After China, Iceland, Thailand and Canada, Russia has made it illegal to use Bitcoin in the country citing Article 27 of Russian federal law. Russian authorities have issued warnings against using the virtual currency saying that treating it as a parallel currency is illegal, reports Reuters. The country was also worried about the use of Bitcoin for money laundering and financing terrorism.
The Russian Prosecutor General’s Office said last week that anonymous payments and cyber currencies are money substitutes and cannot be used by individuals or legal entities. He was referring to article 27 which states that:
“The ruble shall be the official monetary unit (currency) of the Russian Federation. It shall be equal to 100 kopecks.
The issue of any other monetary units or quasi-money shall be prohibited in the Russian Federation.”
“Citizens and legal entities risk being drawn – even unintentionally – into illegal activity, including laundering of money obtained through crime, as well as financing terrorism,” the statement from the office read.
This eerily reminds us of the warning issued by RBI in 2013, following which there were raids on several Bitcoin companies in India by the Enforcement Directorate. Some others were allowed to function as long as TDS was charged for every transaction. RBI has not clarified its stance on Bitcoin following these events due to which there is still a lot of uncertainty around its legal status in India. An expat had sent a letter to the RBI seeking clarity on the legal status of virtual currencies here, and he threatened to approach the courts if RBI does not make its stance clear.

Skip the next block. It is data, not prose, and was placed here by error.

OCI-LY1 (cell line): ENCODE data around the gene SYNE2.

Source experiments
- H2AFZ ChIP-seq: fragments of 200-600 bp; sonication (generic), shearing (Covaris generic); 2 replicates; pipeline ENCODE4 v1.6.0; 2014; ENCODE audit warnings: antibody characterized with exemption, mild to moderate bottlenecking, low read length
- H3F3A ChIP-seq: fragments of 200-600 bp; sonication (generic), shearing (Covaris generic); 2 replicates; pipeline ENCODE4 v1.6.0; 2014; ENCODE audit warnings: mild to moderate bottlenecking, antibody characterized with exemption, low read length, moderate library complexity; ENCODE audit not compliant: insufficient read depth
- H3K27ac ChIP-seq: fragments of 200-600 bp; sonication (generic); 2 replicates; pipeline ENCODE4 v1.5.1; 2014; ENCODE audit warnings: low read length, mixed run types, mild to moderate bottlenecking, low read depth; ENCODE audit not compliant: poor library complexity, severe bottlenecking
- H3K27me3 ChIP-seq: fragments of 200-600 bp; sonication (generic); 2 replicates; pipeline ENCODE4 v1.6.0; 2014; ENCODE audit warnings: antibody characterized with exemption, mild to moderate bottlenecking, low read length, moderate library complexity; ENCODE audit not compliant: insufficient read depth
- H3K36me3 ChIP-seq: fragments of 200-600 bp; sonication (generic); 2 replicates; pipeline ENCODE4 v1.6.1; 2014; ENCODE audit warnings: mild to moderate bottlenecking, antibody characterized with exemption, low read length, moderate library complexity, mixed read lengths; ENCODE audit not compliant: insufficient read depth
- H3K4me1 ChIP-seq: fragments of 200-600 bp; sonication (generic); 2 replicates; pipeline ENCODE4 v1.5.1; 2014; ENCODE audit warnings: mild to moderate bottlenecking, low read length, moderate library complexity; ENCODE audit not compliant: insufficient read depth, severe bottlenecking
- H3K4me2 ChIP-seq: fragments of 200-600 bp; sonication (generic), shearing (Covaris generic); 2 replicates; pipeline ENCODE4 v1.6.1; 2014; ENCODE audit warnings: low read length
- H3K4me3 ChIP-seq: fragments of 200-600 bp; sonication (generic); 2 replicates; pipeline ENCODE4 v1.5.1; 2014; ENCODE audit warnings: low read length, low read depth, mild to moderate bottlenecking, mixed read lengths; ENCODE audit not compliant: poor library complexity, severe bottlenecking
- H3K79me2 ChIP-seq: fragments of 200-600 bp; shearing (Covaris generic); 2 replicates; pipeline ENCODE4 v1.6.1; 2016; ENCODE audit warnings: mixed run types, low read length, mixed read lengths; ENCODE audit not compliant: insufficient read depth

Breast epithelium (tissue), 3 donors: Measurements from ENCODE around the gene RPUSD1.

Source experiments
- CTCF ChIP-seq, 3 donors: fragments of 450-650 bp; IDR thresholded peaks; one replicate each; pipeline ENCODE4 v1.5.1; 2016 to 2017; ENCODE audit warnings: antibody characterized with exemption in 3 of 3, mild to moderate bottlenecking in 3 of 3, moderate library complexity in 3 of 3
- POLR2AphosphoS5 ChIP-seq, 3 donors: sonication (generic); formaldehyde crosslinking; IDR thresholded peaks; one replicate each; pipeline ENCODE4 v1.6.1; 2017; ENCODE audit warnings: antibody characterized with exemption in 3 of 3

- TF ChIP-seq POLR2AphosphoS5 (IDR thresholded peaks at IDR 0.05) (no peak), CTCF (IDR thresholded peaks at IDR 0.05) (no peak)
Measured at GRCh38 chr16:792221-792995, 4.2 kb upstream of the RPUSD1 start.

Blow to Bitcoin?
The ban in Russia is a blow to the virtual currency as it has the third highest number of active nodes globally after US and UK. By looking at the number of nodes we can come up with a hypothesis that Russians are the third highest users of the virtual currency globally. Nodes are the part of the Bitcoin network that generates new Bitcoin units every time a solution is presented for a mathematical problem.
It is worth noting that the price hasn’t reduced dramatically like it did when China outlawed Bitcoin. In that case, the price of Bitcoin fell from $1,200 to $554 or so, but recovered again to $850 within a couple of weeks. The value of Bitcoin has now reduced to around $700 due to the announcement from Russia, halt in withdrawals by Japanese exchange MtGox and increasing number of Bitcoin thefts from online wallet services in the past few weeks and news of .
Aaron Koenig, founder and organiser of Bitcoin Exchange Berlin is of the opinion that Bitcoin does not need anybody’s approval. “Just download the Bitcoin software for free and use it,” he said while speaking to Economic Times.
You can check bitlegal.io to see the legal status of Bitcoin across the world.